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HRW: Cambodia Failing to Protect Garment Workers

Human Rights Watch's Aruna Kashyap and HRW's Phil Robertson, in Phnom Penh, Cambodia, March 12, 2015. (Robert Carmichael/VOA)
Human Rights Watch's Aruna Kashyap and HRW's Phil Robertson, in Phnom Penh, Cambodia, March 12, 2015. (Robert Carmichael/VOA)

Human Rights Watch says lax labor laws in Cambodia are allowing garment factories, including many suppliers for Western brands, to take advantage of vulnerable workers.

In a report released Thursday, the New York-based rights group documented a "persistent pattern of labor rights violations," including forced overtime, pregnancy-based discrimination, and anti-union practices.

The garment industry is a major part of the economy in Cambodia, which is among the world's poorest countries. The industry employs over 700,000 workers in the nation of 15 million people.

Cambodia has seen a wave of recent labor unrest and authorities there have violently crushed protests aimed at securing a higher minimum wage for garment workers.

The country enacted a "strong labor law" in 1997, according to Human Rights Watch. "But its enforcement remains abysmal," in large part due to ineffective government inspections, the report said.

Corruption is a key reason the labor inspectorate lacks credibility, according to the study.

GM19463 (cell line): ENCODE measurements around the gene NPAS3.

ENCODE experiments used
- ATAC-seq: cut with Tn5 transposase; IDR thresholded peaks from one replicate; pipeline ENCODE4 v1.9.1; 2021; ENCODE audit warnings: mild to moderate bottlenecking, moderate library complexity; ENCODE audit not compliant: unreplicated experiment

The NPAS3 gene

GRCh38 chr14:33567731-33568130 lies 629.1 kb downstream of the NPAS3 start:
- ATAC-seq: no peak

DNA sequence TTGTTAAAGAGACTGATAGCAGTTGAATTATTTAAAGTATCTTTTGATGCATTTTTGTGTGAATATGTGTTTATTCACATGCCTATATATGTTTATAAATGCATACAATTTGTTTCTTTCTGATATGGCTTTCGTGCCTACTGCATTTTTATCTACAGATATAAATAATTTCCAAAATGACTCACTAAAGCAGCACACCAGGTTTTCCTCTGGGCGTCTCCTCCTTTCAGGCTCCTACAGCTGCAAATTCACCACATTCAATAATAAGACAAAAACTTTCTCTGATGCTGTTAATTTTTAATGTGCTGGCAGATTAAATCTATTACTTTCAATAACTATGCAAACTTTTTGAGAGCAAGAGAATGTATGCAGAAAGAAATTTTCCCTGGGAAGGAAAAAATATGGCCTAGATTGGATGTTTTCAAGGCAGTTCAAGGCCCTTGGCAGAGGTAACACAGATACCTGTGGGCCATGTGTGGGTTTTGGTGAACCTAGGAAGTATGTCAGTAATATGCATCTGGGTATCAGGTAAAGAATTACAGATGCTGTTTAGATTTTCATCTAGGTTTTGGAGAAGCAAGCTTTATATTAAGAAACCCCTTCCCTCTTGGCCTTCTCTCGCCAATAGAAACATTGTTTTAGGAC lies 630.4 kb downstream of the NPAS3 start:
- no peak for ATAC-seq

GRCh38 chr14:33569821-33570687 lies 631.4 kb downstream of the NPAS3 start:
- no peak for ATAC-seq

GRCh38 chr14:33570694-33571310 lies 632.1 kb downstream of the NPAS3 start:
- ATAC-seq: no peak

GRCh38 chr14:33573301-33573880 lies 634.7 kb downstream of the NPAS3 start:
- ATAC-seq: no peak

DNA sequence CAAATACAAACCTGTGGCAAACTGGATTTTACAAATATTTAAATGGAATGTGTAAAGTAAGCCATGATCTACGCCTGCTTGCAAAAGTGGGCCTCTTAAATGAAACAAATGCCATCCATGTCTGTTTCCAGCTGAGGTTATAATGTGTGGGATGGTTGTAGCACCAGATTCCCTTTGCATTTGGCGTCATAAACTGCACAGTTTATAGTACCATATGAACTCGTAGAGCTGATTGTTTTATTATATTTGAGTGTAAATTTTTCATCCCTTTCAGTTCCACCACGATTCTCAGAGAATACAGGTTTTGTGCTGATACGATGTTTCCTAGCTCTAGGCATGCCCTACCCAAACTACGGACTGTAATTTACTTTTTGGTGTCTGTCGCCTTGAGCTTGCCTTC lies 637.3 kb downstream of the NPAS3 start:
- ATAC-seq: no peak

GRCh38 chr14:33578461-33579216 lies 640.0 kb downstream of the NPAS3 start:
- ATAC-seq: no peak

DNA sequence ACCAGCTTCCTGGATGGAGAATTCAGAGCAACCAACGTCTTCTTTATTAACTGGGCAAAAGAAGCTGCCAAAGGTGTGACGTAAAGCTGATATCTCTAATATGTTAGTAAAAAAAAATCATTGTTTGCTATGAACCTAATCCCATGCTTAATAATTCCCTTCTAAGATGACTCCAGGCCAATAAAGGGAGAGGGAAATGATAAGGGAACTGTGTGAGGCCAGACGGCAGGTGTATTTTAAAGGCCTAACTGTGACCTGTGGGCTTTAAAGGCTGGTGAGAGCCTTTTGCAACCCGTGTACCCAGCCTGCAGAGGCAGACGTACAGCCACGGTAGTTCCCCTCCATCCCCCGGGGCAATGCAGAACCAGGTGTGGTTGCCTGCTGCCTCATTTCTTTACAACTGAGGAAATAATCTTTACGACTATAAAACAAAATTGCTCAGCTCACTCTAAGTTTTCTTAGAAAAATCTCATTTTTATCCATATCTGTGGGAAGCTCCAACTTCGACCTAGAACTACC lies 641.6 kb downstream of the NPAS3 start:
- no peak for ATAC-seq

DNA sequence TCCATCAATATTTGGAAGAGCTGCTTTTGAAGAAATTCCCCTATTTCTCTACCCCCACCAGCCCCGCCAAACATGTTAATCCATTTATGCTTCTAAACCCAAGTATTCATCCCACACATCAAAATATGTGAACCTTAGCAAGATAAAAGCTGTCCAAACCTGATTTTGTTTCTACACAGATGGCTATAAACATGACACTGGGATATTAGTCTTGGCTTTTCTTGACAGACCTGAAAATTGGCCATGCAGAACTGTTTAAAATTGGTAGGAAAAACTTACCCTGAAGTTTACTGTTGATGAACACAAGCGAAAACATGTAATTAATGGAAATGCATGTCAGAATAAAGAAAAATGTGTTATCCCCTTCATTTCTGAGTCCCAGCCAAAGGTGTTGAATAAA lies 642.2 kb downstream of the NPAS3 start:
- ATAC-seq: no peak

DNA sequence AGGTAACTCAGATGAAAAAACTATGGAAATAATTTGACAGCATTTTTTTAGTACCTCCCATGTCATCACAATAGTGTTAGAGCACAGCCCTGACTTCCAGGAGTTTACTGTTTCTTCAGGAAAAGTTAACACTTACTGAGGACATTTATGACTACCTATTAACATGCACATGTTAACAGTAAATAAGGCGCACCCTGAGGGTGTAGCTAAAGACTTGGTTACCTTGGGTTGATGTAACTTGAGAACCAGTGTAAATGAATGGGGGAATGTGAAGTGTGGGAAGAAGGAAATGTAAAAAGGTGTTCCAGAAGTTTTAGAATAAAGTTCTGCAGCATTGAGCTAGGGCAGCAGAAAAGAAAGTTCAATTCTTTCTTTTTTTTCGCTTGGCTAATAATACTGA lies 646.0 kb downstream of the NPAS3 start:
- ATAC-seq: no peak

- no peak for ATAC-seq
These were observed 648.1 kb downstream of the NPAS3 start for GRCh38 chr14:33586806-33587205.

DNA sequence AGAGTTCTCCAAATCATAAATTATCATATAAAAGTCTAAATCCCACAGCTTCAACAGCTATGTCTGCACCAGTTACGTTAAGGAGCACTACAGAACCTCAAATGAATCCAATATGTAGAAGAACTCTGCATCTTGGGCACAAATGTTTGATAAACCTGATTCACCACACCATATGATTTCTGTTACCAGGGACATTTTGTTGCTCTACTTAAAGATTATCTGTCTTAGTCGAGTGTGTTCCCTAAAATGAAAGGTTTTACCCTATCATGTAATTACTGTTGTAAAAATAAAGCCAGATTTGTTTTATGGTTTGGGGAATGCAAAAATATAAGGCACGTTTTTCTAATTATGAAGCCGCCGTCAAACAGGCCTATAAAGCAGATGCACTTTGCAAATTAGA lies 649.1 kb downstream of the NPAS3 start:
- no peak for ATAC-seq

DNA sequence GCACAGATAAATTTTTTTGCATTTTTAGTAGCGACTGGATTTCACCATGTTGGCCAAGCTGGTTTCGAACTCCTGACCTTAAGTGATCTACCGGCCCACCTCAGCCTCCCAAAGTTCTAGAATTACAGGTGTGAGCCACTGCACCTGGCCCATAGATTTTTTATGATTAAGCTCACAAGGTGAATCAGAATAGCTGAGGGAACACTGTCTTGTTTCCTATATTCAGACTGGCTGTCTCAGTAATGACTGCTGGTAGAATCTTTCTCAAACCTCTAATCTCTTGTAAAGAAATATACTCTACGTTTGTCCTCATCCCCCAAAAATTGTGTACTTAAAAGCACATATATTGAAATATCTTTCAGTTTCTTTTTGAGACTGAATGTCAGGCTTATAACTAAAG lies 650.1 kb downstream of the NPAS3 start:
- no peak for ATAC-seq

While the report said the Cambodian government is "primarily responsible" for ensuring compliance with international human rights law, it also urged international clothing brands to do a better job protecting workers' rights throughout their supply chains.

“The Cambodian government should take swift measures to reverse its terrible record of enforcing its labor laws and protect workers from abuse,” said Aruna Kashyap, senior women’s rights researcher at Human Rights Watch. “These global apparel brands are household names. They have a lot of leverage, and can and should do more to ensure their contracts with garment factories are not contributing to labor rights abuses.”

Workers from 48 factories told Human Rights Watch they were forced to work overtime. If they did not comply, many said they faced retaliatory measures, including dismissals, wage reductions, and punitive transfers.

In 35 factories, bosses were reported to be undermining unions that protect worker rights. The report said they did this by dismissing and intimidating newly elected union leaders and by giving workers short-term contracts.

The rights of pregnant women is also a major concern in Cambodia's garment industry, where 90 percent of the workers are women. Workers in 30 factories reported abuses including refusal to hire, renew contracts, or provide reasonable accommodation for pregnant workers.

The report was based on interviews with more than 340 people, including 270 workers from factories in and around the capital, Phnom Penh.

Among the international apparel brands with whom Human Rights Watch contacted, it said only Adidas, Gap and H&M "seriously discussed their efforts" to address the problems found.